There is no dignity in being Lebanese. There is no pride or honor. Telling people where we’re from sounds more and more like an apology and hearing where we’re from sounds more and more like an accusation.
How can we even begin to address unity when we’re killing people who live in our neighborhood and belong to our own country and our own religion? How can we discuss improving way of life when we can’t even depend on affording bread? How do we envisage the possibility of being “more green” when we are on the streets burning tires? How do we talk of having independence and autonomy when we’re surrounded by countries who wish us ill and who want nothing but to see us fail and crumble?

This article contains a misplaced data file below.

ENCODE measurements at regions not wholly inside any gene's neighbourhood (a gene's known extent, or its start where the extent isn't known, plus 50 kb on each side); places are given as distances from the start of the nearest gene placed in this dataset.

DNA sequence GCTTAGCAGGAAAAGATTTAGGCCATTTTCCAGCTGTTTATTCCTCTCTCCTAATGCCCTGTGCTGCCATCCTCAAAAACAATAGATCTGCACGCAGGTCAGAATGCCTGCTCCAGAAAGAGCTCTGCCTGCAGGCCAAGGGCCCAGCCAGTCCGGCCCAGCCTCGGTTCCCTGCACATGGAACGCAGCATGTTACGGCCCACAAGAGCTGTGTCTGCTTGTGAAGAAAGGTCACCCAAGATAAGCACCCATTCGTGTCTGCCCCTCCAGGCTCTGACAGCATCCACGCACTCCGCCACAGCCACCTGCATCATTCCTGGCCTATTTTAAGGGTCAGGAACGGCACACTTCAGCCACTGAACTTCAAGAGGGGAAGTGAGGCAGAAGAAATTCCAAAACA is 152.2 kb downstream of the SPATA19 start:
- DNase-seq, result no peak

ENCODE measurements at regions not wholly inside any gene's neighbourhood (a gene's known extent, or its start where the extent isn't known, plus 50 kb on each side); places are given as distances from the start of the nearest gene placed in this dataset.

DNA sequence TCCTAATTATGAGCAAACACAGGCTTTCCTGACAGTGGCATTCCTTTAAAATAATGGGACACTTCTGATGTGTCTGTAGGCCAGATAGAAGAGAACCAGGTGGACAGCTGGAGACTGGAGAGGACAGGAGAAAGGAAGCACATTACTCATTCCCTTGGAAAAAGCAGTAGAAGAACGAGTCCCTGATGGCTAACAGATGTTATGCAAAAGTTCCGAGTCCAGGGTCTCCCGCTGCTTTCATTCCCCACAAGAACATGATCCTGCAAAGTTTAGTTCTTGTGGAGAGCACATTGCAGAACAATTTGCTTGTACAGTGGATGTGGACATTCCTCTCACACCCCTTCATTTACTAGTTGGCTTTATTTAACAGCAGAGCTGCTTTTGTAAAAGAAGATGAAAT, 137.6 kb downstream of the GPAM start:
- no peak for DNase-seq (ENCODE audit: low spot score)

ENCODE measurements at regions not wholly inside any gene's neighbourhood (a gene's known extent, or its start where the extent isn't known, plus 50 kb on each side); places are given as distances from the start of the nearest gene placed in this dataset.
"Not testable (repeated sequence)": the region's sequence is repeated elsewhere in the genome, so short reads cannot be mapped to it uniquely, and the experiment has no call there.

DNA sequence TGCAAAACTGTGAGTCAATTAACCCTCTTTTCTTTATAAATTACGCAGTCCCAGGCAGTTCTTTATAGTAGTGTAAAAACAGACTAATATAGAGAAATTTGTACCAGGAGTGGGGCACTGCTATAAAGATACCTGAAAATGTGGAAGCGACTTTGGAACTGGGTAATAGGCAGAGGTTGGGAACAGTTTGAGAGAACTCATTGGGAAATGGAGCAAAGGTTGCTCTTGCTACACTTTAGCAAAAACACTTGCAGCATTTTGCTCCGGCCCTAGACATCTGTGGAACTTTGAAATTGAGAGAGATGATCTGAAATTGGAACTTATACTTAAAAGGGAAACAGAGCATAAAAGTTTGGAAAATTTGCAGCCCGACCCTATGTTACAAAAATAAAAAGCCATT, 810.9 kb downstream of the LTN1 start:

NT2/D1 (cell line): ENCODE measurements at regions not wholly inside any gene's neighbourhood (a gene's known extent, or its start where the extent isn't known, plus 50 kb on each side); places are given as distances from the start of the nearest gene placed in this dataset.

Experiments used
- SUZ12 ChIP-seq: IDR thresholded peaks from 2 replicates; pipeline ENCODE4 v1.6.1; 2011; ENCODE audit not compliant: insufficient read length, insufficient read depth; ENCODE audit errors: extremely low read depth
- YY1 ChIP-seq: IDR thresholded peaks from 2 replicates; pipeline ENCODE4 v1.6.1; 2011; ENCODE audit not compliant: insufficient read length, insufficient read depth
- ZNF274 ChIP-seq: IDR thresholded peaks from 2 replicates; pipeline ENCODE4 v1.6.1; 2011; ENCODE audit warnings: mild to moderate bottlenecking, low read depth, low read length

There is no dignity in being Lebanese. There is only fear for not knowing what the next hour holds. There is only amnesia because we never learn from our mistakes. There is only meekness because we always follow and never think. There is only hatred and spitefulness because we never really solved anything and we never forgave.
Lebanon is stuck in one scene: Fairuz and Majida el Roumi playing in the background, families gathered around TVs and radios, listening to which part of the country is going up in flames and talking about the days of shelters and demarcation lines.
The rest is intermission.